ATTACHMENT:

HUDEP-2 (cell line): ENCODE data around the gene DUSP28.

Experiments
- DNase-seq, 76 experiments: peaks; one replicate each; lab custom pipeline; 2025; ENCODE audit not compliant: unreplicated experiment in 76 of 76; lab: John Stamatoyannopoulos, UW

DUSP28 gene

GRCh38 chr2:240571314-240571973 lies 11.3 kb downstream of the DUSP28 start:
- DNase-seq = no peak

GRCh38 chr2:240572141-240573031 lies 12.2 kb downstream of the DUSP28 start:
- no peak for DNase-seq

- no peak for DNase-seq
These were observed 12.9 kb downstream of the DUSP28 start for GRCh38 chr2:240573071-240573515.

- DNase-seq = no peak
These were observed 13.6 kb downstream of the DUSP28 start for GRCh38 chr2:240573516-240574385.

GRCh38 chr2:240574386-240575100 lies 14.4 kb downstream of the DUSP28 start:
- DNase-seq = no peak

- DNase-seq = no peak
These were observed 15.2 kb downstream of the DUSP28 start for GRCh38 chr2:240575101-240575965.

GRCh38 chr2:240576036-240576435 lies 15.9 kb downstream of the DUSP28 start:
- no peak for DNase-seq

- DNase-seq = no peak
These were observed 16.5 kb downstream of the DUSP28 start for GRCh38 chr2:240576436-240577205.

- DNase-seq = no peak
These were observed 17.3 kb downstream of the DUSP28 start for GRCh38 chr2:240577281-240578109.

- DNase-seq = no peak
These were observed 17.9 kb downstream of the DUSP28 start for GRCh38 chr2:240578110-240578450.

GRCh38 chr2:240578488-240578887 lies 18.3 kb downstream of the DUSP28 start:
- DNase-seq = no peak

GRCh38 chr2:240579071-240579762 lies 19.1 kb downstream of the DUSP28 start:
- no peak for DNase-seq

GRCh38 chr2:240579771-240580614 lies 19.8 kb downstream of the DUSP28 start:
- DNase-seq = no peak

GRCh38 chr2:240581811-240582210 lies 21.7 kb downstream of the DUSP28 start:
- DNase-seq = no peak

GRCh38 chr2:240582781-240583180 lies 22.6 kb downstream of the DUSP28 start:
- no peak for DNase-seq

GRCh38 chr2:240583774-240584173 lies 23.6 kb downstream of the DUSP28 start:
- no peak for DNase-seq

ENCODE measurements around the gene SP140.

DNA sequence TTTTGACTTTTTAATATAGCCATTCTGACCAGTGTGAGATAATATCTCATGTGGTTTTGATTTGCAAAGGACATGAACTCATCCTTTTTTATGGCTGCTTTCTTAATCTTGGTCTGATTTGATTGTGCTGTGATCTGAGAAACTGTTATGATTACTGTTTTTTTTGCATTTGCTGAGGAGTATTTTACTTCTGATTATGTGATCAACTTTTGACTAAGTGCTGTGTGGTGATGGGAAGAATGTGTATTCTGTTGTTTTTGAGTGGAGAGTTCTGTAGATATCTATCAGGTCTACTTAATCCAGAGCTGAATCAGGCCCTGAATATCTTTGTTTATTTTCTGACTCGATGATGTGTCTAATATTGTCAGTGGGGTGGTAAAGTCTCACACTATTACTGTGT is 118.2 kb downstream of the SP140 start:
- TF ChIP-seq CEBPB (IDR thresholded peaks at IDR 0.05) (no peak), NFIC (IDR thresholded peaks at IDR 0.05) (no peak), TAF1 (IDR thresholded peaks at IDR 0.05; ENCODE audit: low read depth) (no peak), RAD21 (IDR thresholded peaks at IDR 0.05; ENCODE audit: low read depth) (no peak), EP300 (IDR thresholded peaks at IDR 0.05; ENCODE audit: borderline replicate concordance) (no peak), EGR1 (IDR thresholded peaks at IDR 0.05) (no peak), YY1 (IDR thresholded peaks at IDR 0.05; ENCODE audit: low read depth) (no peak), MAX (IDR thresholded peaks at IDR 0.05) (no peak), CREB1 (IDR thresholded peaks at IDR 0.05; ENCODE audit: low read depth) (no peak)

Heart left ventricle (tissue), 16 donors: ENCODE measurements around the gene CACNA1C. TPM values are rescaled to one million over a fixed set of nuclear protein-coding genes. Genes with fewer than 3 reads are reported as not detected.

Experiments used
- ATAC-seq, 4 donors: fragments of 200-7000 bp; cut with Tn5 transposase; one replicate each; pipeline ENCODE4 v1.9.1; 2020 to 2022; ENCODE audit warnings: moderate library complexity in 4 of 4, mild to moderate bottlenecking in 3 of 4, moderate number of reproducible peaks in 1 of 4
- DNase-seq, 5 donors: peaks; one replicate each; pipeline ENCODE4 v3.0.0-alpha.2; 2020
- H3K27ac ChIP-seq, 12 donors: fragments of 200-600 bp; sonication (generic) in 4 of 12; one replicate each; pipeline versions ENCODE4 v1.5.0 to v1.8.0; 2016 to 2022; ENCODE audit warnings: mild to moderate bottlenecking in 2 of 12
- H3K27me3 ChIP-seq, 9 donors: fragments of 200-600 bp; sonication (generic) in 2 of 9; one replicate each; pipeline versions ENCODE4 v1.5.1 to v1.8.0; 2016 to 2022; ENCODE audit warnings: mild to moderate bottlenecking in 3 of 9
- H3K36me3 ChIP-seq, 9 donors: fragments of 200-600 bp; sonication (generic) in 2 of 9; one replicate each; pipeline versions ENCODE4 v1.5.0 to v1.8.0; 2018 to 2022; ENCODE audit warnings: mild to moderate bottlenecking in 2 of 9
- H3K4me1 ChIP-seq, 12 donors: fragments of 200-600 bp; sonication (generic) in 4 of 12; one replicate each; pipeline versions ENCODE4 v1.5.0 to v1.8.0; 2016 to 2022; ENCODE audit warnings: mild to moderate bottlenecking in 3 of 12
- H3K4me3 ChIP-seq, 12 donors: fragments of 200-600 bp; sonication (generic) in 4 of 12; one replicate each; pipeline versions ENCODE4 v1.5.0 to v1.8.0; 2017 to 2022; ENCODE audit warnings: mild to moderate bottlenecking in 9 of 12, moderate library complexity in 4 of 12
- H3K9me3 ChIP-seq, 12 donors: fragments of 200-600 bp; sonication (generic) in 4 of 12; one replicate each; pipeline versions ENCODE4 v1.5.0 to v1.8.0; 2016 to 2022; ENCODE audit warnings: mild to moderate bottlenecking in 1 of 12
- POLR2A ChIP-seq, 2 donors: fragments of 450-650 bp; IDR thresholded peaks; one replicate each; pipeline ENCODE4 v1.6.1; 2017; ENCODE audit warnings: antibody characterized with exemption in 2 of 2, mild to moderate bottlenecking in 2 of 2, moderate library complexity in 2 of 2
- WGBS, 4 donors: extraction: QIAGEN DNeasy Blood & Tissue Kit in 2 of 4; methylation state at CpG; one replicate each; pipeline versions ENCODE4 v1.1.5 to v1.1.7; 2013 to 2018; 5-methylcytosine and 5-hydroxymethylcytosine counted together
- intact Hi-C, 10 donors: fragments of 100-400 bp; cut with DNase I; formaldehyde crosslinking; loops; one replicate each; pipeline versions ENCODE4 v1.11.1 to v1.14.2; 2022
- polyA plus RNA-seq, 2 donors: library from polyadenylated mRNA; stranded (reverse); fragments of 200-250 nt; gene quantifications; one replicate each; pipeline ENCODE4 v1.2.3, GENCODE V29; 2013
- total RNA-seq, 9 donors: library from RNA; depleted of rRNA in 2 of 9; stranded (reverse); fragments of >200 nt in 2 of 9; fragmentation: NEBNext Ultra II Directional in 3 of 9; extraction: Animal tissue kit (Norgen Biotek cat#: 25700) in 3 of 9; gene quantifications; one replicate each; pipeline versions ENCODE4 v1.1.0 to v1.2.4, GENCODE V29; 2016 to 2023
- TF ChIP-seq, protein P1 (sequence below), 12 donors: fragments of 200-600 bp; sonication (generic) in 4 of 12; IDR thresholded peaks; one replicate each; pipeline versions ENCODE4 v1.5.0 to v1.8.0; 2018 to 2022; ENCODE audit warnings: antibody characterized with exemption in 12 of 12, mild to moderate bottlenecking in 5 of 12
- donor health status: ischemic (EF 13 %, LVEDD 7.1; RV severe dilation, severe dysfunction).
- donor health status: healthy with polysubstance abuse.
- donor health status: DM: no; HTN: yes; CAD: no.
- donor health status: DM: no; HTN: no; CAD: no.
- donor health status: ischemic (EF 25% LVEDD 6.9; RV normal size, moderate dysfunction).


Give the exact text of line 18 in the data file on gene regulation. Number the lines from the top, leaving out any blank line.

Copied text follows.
- no peak for DNase-seq